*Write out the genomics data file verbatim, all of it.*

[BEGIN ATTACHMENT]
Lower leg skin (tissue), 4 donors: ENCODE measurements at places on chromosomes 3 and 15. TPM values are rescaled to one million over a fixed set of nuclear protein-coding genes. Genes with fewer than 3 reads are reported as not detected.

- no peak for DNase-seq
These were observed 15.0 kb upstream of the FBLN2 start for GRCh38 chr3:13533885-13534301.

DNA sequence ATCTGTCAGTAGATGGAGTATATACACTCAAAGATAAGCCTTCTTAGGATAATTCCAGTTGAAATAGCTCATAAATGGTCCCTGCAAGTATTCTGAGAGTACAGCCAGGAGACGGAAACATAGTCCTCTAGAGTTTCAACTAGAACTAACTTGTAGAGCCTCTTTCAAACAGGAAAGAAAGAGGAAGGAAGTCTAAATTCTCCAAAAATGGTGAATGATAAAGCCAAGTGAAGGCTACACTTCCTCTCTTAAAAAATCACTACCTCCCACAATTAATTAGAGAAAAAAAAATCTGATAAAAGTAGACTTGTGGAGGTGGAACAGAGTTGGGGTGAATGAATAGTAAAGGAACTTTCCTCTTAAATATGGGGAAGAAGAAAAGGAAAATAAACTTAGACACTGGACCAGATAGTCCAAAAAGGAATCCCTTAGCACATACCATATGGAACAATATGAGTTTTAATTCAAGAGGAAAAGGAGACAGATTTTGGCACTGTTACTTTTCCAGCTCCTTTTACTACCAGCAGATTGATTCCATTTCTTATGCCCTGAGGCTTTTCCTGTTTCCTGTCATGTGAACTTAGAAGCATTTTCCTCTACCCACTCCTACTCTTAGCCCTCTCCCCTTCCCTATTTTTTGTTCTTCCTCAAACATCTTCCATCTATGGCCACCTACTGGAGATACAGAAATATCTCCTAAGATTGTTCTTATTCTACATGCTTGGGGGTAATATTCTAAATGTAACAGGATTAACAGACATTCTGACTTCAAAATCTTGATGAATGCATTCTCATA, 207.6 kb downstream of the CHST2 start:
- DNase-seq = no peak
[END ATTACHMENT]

Lower leg skin (tissue), 4 donors: ENCODE measurements at places on chromosomes 3 and 15. TPM values are rescaled to one million over a fixed set of nuclear protein-coding genes. Genes with fewer than 3 reads are reported as not detected.

- no peak for DNase-seq
These were observed 15.0 kb upstream of the FBLN2 start for GRCh38 chr3:13533885-13534301.

DNA sequence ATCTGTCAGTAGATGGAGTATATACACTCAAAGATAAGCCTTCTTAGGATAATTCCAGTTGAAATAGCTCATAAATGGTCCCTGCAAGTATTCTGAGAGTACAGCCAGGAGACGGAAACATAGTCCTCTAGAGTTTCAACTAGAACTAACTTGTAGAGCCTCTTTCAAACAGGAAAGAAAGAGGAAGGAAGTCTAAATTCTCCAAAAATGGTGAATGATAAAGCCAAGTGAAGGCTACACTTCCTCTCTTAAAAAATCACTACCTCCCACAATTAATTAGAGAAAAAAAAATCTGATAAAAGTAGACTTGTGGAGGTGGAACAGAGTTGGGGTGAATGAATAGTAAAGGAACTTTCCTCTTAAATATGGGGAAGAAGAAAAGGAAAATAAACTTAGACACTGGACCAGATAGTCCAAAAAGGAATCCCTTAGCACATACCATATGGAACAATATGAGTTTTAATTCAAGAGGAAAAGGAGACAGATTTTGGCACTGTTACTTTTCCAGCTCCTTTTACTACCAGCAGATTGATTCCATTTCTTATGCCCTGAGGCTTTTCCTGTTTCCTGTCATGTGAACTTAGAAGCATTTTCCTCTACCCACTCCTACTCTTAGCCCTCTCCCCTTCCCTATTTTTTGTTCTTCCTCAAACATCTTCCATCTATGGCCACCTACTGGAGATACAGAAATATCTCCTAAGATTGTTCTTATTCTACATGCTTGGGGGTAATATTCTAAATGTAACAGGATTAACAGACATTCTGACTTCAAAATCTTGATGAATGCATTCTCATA, 207.6 kb downstream of the CHST2 start:
- DNase-seq = no peak